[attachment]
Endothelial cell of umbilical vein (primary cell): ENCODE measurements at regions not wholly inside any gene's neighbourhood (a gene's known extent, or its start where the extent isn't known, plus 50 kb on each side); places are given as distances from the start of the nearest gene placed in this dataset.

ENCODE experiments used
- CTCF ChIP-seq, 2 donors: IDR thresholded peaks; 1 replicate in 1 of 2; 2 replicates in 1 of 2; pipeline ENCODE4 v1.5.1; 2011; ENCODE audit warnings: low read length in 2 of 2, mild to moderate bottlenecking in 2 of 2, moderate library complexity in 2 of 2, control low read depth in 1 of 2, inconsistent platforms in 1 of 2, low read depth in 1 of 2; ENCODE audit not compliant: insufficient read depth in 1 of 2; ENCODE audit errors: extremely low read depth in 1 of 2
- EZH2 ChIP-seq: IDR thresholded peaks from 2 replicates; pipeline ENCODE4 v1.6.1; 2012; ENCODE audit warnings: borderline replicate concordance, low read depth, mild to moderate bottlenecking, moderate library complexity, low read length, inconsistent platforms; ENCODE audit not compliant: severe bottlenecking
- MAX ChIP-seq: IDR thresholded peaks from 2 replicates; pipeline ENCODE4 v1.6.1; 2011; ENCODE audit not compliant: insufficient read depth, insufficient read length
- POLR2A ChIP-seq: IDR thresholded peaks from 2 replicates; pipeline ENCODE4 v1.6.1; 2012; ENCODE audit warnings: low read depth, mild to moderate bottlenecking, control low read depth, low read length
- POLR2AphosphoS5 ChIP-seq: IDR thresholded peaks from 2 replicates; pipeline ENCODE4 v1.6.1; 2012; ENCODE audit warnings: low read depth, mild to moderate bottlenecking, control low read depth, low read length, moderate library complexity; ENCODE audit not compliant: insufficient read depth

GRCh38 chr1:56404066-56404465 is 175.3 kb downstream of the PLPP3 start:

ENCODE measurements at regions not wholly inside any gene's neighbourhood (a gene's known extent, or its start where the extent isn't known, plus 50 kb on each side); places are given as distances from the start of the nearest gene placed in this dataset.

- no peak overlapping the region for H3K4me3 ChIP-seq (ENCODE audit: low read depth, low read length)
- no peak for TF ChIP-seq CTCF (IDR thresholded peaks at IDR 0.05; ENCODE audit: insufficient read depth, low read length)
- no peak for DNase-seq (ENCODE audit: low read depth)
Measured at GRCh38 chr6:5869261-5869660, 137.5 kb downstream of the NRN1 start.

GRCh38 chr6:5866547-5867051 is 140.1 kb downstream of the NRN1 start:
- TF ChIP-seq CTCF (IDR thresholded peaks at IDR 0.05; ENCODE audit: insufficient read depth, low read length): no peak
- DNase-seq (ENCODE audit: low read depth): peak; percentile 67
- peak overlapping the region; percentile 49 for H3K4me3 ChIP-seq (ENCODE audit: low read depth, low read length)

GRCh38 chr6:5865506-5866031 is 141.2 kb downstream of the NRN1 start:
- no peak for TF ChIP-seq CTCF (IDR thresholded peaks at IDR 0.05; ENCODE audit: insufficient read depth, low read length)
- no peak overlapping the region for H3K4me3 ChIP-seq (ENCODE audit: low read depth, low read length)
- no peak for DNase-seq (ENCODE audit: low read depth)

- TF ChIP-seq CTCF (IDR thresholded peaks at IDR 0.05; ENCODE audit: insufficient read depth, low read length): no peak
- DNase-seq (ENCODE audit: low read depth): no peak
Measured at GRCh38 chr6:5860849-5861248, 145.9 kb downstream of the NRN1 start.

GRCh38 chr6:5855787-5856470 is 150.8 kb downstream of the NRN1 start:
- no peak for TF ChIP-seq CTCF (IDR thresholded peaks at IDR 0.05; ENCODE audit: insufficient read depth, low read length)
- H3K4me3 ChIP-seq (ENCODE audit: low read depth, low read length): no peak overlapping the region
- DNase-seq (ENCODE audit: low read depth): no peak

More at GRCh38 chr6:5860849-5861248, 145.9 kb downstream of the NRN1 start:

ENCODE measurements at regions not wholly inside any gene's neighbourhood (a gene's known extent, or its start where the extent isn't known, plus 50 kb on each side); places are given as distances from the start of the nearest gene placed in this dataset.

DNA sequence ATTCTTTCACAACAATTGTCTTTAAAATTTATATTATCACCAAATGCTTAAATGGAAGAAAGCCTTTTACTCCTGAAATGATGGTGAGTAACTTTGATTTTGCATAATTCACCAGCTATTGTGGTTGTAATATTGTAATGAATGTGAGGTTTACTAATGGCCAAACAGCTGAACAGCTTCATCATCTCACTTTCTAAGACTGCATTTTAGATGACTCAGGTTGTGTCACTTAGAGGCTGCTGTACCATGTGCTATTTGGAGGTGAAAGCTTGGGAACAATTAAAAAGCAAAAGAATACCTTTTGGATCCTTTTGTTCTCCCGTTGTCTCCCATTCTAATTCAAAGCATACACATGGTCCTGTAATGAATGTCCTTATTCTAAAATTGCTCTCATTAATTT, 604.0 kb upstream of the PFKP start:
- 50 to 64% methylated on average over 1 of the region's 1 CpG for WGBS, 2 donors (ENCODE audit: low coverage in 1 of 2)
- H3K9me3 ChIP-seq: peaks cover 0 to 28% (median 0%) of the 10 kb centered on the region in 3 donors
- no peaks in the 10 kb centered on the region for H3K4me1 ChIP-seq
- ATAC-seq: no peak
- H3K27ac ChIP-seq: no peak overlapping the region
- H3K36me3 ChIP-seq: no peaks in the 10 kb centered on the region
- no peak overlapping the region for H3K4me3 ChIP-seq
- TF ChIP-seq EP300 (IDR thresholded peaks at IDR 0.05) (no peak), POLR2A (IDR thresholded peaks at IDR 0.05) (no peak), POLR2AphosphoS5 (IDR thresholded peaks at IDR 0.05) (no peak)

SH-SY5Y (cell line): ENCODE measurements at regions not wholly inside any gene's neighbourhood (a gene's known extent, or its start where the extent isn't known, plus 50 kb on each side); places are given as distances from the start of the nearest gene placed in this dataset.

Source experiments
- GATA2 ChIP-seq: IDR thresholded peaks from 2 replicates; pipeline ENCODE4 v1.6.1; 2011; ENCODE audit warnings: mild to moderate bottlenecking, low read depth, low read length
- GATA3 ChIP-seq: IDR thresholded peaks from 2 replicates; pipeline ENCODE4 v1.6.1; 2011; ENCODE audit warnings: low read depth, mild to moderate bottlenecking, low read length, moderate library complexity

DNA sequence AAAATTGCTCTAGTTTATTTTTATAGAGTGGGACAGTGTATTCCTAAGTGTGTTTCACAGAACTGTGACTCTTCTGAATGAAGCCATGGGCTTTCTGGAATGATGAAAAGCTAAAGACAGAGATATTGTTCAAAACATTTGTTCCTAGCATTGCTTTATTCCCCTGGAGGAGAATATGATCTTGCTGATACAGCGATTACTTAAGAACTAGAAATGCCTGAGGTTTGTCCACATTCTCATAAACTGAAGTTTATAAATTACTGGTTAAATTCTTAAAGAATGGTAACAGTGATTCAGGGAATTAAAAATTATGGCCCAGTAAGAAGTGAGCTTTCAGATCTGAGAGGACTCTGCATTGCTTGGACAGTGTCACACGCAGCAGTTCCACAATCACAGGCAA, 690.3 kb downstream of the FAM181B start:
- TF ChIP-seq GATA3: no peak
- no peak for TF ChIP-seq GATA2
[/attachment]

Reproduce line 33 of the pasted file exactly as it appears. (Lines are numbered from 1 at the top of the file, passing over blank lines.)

- H3K9me3 ChIP-seq: peaks cover 0 to 28% (median 0%) of the 10 kb centered on the region in 3 donors